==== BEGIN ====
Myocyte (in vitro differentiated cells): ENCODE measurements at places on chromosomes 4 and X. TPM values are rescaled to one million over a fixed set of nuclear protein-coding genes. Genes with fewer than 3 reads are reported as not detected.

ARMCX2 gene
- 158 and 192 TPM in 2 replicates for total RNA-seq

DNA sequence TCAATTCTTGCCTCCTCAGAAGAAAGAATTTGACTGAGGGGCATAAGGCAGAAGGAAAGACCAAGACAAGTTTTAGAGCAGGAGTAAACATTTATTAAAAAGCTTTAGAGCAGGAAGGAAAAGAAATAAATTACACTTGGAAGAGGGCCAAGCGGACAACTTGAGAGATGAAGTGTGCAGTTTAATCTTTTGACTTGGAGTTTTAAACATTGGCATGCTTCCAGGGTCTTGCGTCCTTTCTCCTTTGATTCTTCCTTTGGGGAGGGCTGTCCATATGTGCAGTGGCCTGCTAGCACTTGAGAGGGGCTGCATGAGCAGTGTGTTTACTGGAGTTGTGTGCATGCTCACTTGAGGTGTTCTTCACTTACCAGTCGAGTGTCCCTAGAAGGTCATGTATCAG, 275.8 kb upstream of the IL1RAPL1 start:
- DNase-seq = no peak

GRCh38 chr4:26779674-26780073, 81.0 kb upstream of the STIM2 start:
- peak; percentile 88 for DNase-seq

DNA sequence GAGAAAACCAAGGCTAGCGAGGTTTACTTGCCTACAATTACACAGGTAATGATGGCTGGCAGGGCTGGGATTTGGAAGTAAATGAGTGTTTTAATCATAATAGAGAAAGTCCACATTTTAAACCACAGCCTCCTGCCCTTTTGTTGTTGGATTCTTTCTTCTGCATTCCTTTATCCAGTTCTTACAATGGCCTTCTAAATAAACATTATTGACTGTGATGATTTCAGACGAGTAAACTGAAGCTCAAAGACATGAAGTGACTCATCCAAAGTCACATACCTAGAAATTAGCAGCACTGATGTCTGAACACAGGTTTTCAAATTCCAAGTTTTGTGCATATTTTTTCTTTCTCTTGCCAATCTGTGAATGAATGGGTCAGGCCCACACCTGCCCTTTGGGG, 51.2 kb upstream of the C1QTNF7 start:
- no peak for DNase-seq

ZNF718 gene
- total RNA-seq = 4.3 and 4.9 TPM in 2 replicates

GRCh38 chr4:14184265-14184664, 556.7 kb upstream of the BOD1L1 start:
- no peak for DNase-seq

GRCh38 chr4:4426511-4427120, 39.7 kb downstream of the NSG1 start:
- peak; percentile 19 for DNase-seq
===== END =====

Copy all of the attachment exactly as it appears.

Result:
Myocyte (in vitro differentiated cells): ENCODE measurements at places on chromosomes 4 and X. TPM values are rescaled to one million over a fixed set of nuclear protein-coding genes. Genes with fewer than 3 reads are reported as not detected.

ARMCX2 gene
- 158 and 192 TPM in 2 replicates for total RNA-seq

DNA sequence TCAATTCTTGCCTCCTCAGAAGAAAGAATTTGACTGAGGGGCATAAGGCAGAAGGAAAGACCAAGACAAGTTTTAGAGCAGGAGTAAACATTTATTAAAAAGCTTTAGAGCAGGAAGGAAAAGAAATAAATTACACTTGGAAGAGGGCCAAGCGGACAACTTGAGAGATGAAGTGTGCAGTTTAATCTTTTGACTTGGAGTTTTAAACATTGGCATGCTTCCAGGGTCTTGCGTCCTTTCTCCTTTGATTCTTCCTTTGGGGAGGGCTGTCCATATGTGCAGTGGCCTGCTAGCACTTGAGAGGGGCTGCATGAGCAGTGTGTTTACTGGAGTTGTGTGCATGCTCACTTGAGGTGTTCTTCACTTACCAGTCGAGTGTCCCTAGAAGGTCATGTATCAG, 275.8 kb upstream of the IL1RAPL1 start:
- DNase-seq = no peak

GRCh38 chr4:26779674-26780073, 81.0 kb upstream of the STIM2 start:
- peak; percentile 88 for DNase-seq

DNA sequence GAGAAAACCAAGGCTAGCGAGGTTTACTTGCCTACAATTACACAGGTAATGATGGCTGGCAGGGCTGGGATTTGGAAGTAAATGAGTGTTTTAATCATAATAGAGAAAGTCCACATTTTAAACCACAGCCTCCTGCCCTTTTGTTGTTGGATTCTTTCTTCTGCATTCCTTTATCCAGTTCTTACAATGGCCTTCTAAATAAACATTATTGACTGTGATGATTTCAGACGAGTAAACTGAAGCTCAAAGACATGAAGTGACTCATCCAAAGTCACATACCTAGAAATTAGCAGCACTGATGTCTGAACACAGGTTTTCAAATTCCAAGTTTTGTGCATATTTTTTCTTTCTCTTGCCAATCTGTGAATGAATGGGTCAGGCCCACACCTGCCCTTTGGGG, 51.2 kb upstream of the C1QTNF7 start:
- no peak for DNase-seq

ZNF718 gene
- total RNA-seq = 4.3 and 4.9 TPM in 2 replicates

GRCh38 chr4:14184265-14184664, 556.7 kb upstream of the BOD1L1 start:
- no peak for DNase-seq

GRCh38 chr4:4426511-4427120, 39.7 kb downstream of the NSG1 start:
- peak; percentile 19 for DNase-seq